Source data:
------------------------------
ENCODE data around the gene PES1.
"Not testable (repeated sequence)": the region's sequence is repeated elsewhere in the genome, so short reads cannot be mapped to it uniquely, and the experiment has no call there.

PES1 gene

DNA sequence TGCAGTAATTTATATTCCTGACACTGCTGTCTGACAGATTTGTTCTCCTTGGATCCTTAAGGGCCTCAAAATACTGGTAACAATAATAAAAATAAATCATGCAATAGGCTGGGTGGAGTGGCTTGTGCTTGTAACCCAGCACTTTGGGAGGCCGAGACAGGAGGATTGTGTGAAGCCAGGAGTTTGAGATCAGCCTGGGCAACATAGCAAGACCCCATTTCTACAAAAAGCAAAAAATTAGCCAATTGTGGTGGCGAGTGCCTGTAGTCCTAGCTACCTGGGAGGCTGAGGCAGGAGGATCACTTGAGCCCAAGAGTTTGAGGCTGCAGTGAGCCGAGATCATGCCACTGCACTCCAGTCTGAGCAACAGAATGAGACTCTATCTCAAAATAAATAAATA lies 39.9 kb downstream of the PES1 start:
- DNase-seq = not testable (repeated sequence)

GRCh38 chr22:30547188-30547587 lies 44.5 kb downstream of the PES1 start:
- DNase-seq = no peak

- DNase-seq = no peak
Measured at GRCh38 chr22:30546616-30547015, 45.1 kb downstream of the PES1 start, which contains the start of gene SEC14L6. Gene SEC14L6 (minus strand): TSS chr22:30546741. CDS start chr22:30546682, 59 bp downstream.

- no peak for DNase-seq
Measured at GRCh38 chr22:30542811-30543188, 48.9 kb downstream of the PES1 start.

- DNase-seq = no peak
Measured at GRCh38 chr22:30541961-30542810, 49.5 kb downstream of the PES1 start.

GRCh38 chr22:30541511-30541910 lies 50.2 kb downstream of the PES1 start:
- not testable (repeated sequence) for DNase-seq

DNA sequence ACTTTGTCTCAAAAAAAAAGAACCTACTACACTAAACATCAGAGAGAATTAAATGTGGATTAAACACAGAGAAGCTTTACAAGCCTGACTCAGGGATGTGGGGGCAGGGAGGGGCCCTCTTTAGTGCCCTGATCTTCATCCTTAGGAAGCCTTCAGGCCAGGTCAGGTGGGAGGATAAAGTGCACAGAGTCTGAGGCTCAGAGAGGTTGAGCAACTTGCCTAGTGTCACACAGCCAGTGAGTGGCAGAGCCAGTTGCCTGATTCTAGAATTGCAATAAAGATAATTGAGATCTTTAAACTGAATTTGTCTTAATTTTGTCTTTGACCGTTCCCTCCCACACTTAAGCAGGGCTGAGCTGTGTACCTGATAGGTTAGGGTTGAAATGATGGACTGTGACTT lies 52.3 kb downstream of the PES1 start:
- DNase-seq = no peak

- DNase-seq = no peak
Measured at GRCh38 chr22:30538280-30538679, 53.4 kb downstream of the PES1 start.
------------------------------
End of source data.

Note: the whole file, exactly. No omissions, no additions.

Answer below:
ENCODE data around the gene PES1.
"Not testable (repeated sequence)": the region's sequence is repeated elsewhere in the genome, so short reads cannot be mapped to it uniquely, and the experiment has no call there.

PES1 gene

DNA sequence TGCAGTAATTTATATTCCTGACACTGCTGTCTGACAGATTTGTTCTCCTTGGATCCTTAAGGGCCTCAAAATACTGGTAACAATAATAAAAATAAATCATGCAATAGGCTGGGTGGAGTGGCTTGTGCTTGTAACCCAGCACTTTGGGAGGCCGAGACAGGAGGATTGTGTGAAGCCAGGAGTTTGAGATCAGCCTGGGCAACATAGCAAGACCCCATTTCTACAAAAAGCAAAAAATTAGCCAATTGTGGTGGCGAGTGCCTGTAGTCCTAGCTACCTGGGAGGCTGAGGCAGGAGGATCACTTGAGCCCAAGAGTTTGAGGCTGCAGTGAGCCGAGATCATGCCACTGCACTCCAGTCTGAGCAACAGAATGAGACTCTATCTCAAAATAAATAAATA lies 39.9 kb downstream of the PES1 start:
- DNase-seq = not testable (repeated sequence)

GRCh38 chr22:30547188-30547587 lies 44.5 kb downstream of the PES1 start:
- DNase-seq = no peak

- DNase-seq = no peak
Measured at GRCh38 chr22:30546616-30547015, 45.1 kb downstream of the PES1 start, which contains the start of gene SEC14L6. Gene SEC14L6 (minus strand): TSS chr22:30546741. CDS start chr22:30546682, 59 bp downstream.

- no peak for DNase-seq
Measured at GRCh38 chr22:30542811-30543188, 48.9 kb downstream of the PES1 start.

- DNase-seq = no peak
Measured at GRCh38 chr22:30541961-30542810, 49.5 kb downstream of the PES1 start.

GRCh38 chr22:30541511-30541910 lies 50.2 kb downstream of the PES1 start:
- not testable (repeated sequence) for DNase-seq

DNA sequence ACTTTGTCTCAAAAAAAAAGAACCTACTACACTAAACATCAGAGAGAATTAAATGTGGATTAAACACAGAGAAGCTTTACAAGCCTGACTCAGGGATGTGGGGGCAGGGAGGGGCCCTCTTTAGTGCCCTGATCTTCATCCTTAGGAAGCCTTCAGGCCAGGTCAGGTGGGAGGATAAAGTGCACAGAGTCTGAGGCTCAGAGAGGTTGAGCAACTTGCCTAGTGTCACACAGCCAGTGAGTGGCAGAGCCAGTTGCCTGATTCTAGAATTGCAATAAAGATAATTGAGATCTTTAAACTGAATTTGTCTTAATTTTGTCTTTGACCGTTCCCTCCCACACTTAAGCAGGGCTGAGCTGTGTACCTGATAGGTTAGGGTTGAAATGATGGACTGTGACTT lies 52.3 kb downstream of the PES1 start:
- DNase-seq = no peak

- DNase-seq = no peak
Measured at GRCh38 chr22:30538280-30538679, 53.4 kb downstream of the PES1 start.